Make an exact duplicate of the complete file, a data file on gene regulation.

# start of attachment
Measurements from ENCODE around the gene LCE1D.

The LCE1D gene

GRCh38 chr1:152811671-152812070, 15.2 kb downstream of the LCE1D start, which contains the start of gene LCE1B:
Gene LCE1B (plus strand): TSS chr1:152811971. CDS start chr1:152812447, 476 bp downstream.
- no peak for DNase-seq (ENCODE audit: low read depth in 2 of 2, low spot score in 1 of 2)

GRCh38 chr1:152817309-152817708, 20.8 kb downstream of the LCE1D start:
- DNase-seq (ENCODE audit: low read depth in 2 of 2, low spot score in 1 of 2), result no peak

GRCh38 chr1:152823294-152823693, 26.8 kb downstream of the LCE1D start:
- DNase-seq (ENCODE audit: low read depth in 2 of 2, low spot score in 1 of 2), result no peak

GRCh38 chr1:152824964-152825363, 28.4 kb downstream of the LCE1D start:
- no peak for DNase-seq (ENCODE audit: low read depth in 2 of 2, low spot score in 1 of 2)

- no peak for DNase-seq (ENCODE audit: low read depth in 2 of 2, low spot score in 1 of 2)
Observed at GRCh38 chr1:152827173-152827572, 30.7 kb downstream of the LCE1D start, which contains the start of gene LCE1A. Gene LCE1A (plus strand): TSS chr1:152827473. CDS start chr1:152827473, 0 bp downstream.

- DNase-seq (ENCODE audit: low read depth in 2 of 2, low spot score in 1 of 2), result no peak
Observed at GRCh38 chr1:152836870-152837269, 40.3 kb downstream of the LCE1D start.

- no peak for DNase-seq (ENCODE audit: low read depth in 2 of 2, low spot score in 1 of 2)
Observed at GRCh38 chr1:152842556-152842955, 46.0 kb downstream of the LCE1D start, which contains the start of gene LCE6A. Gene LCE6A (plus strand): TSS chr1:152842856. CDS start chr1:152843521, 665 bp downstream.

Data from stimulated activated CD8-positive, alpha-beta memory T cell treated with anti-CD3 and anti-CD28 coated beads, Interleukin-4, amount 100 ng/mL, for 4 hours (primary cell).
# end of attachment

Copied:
Measurements from ENCODE around the gene LCE1D.

The LCE1D gene

GRCh38 chr1:152811671-152812070, 15.2 kb downstream of the LCE1D start, which contains the start of gene LCE1B:
Gene LCE1B (plus strand): TSS chr1:152811971. CDS start chr1:152812447, 476 bp downstream.
- no peak for DNase-seq (ENCODE audit: low read depth in 2 of 2, low spot score in 1 of 2)

GRCh38 chr1:152817309-152817708, 20.8 kb downstream of the LCE1D start:
- DNase-seq (ENCODE audit: low read depth in 2 of 2, low spot score in 1 of 2), result no peak

GRCh38 chr1:152823294-152823693, 26.8 kb downstream of the LCE1D start:
- DNase-seq (ENCODE audit: low read depth in 2 of 2, low spot score in 1 of 2), result no peak

GRCh38 chr1:152824964-152825363, 28.4 kb downstream of the LCE1D start:
- no peak for DNase-seq (ENCODE audit: low read depth in 2 of 2, low spot score in 1 of 2)

- no peak for DNase-seq (ENCODE audit: low read depth in 2 of 2, low spot score in 1 of 2)
Observed at GRCh38 chr1:152827173-152827572, 30.7 kb downstream of the LCE1D start, which contains the start of gene LCE1A. Gene LCE1A (plus strand): TSS chr1:152827473. CDS start chr1:152827473, 0 bp downstream.

- DNase-seq (ENCODE audit: low read depth in 2 of 2, low spot score in 1 of 2), result no peak
Observed at GRCh38 chr1:152836870-152837269, 40.3 kb downstream of the LCE1D start.

- no peak for DNase-seq (ENCODE audit: low read depth in 2 of 2, low spot score in 1 of 2)
Observed at GRCh38 chr1:152842556-152842955, 46.0 kb downstream of the LCE1D start, which contains the start of gene LCE6A. Gene LCE6A (plus strand): TSS chr1:152842856. CDS start chr1:152843521, 665 bp downstream.

Data from stimulated activated CD8-positive, alpha-beta memory T cell treated with anti-CD3 and anti-CD28 coated beads, Interleukin-4, amount 100 ng/mL, for 4 hours (primary cell).